DEAR READERS: Yesterday I printed some of the many responses to the letter from "Mateless in Milwaukee," whose husband was obsessed with football. Today I'll share more of the excellent letters I received:
DEAR ABBY: When I met my husband, he, too, filled his time with sports events six days a week. My interest in sports was limited.
After we had dated a while, I asked him to compromise by leaving two nights a week free for me. When we became more serious, he voluntarily gave up a third night of his sports activities. When we got married, he cut down a bit more, and after we bought our house he cut down even more. After 13 years of marriage, my husband is still very interested in sports -- but his priorities are different.
However, I have done some serious compromising myself: When he participated in sports, I would go along to watch. I learned the names of the teams and what cities they were from. We used to play a trivia game where he'd name a city and I would name all the teams that played there. Today I read or do crafts in the living room while he watches games or listens to sports news, and I have learned a lot more about players and strategy than I ever thought I'd want to know.
You can't expect a sports nut to give up sports completely. I still know not to talk during the sports analysis on ESPN. Think of it this way: At least it's not wine, women or song. -- LEARNED TO LOVE IT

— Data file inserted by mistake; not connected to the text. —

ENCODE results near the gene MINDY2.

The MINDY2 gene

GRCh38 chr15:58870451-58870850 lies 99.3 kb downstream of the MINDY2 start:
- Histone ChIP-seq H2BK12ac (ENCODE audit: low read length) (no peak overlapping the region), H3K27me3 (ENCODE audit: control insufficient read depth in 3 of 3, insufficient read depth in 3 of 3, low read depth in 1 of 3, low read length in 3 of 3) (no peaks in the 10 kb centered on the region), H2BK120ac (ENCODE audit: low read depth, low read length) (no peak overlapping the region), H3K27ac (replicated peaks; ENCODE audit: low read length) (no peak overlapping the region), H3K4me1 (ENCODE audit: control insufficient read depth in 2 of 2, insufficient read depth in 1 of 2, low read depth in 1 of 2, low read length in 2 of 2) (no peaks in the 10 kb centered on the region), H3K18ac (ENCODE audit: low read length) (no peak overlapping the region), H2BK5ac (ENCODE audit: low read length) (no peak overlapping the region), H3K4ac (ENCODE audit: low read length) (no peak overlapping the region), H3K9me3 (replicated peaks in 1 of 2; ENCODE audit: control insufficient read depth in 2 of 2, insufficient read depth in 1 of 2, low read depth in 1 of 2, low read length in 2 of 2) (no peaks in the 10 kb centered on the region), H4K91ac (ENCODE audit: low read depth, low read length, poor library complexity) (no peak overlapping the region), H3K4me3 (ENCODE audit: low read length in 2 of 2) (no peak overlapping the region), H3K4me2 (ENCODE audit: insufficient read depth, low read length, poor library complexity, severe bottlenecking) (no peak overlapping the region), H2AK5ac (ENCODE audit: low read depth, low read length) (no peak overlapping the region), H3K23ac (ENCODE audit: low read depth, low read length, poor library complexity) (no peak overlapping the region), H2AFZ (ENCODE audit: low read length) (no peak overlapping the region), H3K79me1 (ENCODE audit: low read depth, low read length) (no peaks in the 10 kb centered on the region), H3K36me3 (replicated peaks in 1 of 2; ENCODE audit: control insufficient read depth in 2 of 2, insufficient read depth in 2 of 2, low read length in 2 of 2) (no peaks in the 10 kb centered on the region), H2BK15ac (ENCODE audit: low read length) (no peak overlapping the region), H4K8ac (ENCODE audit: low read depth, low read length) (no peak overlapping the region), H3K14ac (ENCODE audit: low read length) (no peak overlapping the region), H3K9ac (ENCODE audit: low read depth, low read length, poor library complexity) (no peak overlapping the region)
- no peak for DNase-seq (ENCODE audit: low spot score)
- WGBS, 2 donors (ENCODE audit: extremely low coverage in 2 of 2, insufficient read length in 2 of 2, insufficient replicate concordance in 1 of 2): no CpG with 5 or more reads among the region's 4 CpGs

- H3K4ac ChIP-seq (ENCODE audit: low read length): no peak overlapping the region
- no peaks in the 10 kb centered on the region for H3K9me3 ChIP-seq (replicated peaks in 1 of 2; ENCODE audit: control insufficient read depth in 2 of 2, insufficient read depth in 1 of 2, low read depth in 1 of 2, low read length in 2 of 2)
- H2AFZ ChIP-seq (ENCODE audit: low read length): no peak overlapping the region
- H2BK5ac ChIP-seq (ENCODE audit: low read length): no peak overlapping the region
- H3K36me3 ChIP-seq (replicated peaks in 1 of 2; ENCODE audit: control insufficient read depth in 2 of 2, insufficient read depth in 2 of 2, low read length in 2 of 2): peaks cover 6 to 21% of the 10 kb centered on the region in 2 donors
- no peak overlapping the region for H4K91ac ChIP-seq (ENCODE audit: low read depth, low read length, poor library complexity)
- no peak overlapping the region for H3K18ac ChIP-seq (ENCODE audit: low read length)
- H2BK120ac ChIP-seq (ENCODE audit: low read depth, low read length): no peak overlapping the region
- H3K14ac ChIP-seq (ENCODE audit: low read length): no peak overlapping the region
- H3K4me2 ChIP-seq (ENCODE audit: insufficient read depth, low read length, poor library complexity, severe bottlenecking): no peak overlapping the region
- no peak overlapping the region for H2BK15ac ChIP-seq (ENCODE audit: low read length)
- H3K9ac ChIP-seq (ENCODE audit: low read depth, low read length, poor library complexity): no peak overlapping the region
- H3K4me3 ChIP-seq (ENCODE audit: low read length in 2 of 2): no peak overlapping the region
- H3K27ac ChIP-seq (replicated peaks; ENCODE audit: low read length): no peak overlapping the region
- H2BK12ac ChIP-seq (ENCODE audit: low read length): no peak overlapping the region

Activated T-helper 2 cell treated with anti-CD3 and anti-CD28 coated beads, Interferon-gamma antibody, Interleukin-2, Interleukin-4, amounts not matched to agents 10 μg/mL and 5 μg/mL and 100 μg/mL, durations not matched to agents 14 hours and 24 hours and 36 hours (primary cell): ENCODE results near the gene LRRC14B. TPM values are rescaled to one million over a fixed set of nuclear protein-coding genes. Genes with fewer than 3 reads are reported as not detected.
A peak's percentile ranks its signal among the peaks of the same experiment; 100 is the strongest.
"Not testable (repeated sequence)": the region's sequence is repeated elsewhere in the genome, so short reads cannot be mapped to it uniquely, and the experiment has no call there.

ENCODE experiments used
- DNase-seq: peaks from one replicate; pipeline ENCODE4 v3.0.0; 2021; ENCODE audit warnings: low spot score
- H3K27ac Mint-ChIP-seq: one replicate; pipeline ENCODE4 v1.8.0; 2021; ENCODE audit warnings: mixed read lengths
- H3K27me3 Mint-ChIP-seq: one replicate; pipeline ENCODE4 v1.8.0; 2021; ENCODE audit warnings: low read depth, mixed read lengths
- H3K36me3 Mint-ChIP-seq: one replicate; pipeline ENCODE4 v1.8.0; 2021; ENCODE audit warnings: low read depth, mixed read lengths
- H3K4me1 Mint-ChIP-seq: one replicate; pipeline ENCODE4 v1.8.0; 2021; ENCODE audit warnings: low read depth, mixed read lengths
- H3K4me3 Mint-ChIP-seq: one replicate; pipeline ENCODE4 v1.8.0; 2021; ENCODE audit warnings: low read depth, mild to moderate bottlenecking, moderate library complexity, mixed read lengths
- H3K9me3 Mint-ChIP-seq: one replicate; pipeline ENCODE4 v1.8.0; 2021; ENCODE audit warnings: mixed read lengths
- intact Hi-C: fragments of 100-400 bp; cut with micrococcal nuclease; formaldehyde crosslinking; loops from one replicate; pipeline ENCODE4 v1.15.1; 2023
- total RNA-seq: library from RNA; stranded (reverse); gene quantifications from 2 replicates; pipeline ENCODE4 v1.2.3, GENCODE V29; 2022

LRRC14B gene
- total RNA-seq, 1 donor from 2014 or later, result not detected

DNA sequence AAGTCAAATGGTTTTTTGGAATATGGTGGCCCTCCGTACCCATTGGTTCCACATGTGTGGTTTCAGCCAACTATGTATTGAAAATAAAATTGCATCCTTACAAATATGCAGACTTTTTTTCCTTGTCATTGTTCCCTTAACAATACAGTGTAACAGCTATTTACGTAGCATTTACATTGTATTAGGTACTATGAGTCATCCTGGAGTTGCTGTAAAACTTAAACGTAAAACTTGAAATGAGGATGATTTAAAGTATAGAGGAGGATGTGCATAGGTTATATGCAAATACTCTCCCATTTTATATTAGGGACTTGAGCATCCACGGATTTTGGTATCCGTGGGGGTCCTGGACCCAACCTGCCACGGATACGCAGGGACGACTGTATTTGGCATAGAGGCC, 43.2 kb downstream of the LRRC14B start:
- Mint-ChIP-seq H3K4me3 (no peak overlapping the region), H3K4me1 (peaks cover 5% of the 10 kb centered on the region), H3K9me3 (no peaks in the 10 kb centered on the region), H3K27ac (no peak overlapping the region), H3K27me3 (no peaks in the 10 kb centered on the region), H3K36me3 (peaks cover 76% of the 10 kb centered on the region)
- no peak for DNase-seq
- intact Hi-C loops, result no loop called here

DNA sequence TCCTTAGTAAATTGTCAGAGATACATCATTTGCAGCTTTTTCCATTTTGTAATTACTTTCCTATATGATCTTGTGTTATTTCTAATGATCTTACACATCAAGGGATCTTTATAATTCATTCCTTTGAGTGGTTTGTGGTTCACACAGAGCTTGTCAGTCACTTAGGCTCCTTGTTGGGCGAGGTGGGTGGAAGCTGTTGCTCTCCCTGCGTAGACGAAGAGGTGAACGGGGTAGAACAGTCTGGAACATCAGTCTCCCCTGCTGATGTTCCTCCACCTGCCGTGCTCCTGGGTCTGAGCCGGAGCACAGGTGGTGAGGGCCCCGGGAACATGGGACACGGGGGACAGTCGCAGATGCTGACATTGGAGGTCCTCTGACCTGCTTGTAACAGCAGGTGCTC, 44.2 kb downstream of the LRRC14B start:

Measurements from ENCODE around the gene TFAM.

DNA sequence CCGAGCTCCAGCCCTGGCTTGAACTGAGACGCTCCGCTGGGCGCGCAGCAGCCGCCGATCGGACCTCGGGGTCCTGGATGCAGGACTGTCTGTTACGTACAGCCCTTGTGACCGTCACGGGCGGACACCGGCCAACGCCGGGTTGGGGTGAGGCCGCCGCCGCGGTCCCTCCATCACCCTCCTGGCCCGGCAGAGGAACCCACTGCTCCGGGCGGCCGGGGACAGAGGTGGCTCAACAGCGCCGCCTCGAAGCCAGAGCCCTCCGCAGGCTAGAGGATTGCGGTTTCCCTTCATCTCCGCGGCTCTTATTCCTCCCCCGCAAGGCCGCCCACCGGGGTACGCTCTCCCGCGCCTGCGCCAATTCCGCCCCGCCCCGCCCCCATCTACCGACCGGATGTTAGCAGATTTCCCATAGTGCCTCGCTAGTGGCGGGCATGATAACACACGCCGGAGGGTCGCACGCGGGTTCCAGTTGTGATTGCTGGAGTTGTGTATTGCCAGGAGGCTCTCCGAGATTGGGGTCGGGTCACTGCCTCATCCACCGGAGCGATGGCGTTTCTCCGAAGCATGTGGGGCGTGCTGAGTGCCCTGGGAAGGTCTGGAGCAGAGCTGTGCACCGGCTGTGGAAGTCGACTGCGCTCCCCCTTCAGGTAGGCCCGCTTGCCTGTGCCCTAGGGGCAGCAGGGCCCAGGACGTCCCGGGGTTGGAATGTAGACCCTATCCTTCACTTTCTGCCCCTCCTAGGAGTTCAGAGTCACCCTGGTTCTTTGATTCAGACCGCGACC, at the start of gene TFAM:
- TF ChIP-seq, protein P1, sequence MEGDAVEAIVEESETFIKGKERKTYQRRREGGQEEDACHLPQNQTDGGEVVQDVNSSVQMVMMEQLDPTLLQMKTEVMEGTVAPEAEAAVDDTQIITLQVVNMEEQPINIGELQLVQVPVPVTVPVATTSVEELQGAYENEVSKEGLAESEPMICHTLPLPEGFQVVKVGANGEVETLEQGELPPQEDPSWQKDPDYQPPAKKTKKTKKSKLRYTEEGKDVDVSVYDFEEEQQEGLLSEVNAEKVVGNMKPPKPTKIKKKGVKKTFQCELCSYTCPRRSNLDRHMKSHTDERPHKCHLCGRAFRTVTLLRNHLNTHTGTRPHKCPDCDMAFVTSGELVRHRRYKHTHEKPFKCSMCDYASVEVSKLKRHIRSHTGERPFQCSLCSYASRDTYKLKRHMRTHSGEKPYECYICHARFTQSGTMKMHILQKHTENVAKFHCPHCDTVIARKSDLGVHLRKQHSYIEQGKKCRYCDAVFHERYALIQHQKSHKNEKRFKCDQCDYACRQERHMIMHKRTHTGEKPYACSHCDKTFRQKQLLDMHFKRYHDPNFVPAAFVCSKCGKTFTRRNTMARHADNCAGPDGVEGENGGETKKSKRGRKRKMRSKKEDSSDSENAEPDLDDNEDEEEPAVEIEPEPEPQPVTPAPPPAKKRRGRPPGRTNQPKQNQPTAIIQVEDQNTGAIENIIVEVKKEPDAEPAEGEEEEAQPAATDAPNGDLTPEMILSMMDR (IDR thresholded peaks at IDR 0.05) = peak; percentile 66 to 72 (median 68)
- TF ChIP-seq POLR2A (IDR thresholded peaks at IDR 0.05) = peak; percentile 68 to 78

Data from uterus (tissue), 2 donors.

DEAR ABBY: Having recently wrestled with the same problem as "Mateless," I can give you some specifics:
1. Her husband's sports obsession is a poorly disguised attempt to limit intimacy of all kinds other than what his needs dictate.
2. His sports addiction is stealing from you and your marriage.
3. This is a gambling addict masquerading as an all-American guy enjoying an all-American pastime.
4. Save your breath. If you mean it -- leave. Nothing short of that will get his attention.
My husband, a "wonderful guy," got lost in the same maze. He always defended himself intellectually, but after more than five years of fights, dishonesty and empty promises, I had had it. A second-class life was not a reflection of my worth, and my self-esteem was suffering.
I changed the locks and demanded counseling. We both went, but separately. I had to rebuild my shattered self-esteem. He also joined Gamblers Anonymous. We have been happily married for more than 20 years. It took a lot of work, but now we have many activities that we enjoy together.
It wasn't easy, but there is life beyond sports. -- WIFE OF A RECOVERING SPORTS JUNKIE
DEAR ABBY: Please share our advice with "Mateless in Milwaukee" and her husband. (We were in the same boat when we first married.)
TO THE HUSBAND: Cut back one league. Have a separate phone line for your football messages. Make football fun for your wife -- get the guys and their wives to meet at a nice sports restaurant on Sundays and watch the game over pizza and beer.
Take a road trip with another couple to see a game: get a hotel, have a tailgate picnic, sightsee, etc.
TO THE WIFE: Buy his team T-shirt and wear it on game day. Learn about his favorite players and discuss them with him. Place small wagers with him. Encourage Sunday sports outings with other couples. Take turns with other couples hosting game parties.
TO BOTH: Go out of your way to make your marriage fun for each other.
We did all of the above and we're ... HAPPY IN CHESAPEAKE BEACH
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